The Small Faces
The astonishing story of the Mod legends and their ill-fated frontman, Steve Marriott: There was something in his psyche, says his Humble Pie bandmate Peter Frampton. Some huge problem
There was A lot of catching up to do when I interviewed Roy Harper for the feature in this month's issue. We've kept in touch, sometimes vaguely, rather more regularly recently, but I hadn't seen him for many years, one thing or another scuppering various plans to get together. With Roy fast approaching his 70th birthday, talk between us meandered around the subject of how he'd be remembered. There was much laughter when it seemed to him that it might be for kissing a sheep. This was a story put about when people were wondering what had happened to him after he was hospitalised in the early '70s for what was eventually diagnosed as a serious degenerative condition.
They did all these tests, he explains. They said they were going to do an angiogram to see what was happening in my lungs. They shove a catheter up your ephemera and feed a tube into your heart and lungs. Then they shoot this dye through it. The surgeon said, When I count to three, you'll feel like your head's been blown off, but don't worry about it. I said, Fine. I'm always up for a new experience, fire away. It was quite an experience, a lot hairier than I expected.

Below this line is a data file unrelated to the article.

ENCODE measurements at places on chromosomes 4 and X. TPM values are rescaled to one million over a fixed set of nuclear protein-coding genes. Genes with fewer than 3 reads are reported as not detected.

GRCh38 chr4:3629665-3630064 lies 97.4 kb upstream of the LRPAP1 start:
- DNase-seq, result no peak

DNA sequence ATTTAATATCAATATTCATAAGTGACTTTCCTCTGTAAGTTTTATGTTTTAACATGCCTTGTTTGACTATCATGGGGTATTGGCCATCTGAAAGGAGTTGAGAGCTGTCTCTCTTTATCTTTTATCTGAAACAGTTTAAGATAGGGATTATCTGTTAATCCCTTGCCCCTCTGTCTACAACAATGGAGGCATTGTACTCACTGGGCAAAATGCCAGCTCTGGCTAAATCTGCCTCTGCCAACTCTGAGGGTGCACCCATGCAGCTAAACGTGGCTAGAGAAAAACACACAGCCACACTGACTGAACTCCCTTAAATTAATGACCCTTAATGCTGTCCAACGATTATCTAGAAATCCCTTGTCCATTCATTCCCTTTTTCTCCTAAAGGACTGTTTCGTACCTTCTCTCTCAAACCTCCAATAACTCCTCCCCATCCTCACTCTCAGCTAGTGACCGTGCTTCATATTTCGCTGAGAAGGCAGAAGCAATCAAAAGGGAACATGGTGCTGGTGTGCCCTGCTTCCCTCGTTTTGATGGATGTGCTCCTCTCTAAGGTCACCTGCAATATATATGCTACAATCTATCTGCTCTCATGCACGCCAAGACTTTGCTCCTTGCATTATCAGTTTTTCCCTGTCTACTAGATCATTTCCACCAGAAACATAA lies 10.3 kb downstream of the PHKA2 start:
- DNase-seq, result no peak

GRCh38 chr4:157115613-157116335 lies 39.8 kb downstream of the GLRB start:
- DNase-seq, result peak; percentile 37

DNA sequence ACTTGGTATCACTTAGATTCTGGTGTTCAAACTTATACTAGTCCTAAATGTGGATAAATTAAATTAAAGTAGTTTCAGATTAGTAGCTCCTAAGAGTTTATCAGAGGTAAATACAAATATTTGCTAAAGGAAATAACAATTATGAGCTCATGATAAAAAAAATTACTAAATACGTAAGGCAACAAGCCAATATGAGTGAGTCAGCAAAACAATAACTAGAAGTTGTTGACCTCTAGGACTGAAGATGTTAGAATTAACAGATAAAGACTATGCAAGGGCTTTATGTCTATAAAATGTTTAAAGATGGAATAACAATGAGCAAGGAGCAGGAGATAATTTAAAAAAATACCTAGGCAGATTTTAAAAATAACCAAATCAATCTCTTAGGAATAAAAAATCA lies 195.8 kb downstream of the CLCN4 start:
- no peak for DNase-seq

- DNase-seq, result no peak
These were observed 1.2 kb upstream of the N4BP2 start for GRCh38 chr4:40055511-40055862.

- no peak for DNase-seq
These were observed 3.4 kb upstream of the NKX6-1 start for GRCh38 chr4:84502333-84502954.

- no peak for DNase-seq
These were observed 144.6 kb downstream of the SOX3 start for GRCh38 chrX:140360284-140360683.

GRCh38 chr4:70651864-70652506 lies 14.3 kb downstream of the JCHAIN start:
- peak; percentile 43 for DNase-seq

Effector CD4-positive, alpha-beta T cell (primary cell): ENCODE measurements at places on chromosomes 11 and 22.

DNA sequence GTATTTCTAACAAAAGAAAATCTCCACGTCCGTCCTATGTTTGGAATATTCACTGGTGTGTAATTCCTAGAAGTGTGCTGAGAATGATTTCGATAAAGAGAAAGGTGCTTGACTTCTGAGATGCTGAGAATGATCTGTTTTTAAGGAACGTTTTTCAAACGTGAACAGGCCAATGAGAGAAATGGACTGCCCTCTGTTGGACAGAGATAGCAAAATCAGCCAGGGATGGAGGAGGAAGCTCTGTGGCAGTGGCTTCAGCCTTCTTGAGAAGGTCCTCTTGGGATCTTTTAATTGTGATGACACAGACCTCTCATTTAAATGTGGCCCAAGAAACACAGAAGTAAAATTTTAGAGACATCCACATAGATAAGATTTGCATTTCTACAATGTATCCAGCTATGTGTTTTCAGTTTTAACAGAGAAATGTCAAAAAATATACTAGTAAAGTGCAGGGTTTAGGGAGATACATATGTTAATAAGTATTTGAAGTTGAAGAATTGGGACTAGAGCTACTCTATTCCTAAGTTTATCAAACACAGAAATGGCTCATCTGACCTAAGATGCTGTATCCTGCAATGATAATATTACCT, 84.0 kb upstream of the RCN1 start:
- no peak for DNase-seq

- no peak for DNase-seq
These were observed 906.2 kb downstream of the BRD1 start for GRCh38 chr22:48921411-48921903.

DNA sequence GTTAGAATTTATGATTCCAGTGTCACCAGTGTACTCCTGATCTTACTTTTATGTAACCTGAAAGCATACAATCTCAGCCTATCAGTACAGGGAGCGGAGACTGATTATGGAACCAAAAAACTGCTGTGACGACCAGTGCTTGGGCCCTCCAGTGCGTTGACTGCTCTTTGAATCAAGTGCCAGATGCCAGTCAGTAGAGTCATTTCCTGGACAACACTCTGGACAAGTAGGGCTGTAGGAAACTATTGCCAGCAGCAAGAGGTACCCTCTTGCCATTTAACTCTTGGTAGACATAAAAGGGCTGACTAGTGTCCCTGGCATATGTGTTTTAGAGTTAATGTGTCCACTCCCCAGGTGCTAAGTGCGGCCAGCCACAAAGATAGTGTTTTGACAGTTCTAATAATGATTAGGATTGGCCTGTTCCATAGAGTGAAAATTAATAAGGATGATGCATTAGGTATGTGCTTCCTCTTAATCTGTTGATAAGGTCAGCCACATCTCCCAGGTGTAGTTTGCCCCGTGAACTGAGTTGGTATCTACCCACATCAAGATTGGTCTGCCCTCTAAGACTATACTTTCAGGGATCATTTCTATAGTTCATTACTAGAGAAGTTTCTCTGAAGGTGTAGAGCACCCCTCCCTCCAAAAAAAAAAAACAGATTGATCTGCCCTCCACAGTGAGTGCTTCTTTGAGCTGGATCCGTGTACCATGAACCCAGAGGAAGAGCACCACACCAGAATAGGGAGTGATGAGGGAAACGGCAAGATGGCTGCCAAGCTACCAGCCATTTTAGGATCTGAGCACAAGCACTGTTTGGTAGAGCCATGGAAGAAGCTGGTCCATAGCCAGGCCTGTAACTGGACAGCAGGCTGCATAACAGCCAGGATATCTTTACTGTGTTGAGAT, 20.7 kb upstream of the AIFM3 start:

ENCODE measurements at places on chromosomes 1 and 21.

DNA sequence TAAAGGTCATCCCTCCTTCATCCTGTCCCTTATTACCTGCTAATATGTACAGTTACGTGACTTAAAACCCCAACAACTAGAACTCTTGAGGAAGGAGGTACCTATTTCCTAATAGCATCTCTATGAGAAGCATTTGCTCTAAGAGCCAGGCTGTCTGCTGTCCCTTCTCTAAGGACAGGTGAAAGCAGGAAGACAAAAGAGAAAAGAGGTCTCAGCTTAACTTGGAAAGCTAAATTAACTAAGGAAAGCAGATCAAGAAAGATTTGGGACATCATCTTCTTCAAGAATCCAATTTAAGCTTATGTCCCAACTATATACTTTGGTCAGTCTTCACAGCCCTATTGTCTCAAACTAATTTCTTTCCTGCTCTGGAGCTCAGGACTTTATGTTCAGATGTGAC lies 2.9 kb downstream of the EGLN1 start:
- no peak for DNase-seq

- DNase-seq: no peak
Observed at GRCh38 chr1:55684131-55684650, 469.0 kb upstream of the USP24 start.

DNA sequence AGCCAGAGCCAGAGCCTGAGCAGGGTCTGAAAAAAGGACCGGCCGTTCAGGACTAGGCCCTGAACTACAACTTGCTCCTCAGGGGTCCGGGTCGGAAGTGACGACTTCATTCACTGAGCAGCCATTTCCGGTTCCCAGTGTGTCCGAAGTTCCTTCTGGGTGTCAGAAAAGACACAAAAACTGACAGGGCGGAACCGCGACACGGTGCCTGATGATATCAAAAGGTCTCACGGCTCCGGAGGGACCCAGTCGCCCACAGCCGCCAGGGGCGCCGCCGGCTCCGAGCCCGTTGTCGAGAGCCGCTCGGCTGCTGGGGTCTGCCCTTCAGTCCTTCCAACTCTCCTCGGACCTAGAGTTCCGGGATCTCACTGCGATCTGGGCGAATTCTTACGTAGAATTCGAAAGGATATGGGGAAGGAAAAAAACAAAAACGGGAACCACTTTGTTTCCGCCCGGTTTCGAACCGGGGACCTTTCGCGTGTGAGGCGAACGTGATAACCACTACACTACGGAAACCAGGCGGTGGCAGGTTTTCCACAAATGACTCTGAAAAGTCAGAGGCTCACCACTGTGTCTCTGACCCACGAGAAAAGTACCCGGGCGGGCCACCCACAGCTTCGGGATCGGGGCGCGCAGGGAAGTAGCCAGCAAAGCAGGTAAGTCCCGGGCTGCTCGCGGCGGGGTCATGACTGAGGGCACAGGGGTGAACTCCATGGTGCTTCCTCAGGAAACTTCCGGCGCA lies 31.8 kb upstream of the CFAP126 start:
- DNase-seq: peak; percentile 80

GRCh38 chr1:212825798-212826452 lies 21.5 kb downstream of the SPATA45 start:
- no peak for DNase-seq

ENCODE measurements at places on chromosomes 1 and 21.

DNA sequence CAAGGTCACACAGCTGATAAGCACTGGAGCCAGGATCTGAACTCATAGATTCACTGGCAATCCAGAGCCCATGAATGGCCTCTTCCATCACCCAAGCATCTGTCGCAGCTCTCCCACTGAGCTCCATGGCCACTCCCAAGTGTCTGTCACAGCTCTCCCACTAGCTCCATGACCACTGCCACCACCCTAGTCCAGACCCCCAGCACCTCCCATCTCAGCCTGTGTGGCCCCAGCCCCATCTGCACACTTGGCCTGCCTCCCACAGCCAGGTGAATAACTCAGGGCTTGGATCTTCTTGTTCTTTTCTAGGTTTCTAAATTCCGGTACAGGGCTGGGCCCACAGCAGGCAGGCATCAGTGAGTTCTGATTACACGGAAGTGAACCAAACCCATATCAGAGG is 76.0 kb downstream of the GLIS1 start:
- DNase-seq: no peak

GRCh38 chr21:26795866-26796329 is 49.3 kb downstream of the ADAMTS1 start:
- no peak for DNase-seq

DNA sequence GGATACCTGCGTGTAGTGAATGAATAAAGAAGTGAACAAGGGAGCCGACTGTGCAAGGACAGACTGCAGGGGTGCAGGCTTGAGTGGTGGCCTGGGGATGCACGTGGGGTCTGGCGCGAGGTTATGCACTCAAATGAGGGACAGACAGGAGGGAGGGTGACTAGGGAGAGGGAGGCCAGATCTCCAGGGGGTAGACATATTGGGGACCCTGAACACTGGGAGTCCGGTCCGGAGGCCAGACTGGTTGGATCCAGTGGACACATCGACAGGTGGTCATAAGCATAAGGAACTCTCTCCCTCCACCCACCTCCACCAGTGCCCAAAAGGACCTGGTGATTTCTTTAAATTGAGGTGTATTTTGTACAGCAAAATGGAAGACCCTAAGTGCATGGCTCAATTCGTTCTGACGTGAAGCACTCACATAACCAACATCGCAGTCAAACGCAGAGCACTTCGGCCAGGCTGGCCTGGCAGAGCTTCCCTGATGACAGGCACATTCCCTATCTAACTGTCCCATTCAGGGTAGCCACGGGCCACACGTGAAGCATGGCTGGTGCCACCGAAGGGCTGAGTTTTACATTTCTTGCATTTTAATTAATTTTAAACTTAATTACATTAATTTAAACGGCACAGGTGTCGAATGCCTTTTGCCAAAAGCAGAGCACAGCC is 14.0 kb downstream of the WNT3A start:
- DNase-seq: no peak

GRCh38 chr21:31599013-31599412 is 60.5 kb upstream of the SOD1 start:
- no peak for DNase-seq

That's when they discovered I had polycythemia, which means I was producing too many red blood cells and that I'd have to lose a pint of blood a month forever. Anyway, while they were still sorting all this out, the press started asking questions about what was wrong with me. At the time, BP Fallon was doing my PR. He knew there hadn't been a diagnosis, but he'd been with me when the doctors asked what I'd recently been up to that might have made me ill, and I told them I'd tried to bring a still-born lamb back to life by cupping my hands around its mouth and blowing into them. I actually never touched the lamb at all, but in Fallon's version of events I'd ended up in hospital after giving mouth-to-mouth resuscitation to a sheep.
This was the story that went out to a ludicrous number of newspapers. Suddenly I'm president of The North-East Lancashire Sheep Shaggers Association. For years, it was the only thing people wanted to talk about, how I nearly died after kissing a sheep. I spent years trying to explain what had happened and in the end just gave up and went along with it. I mean, why not?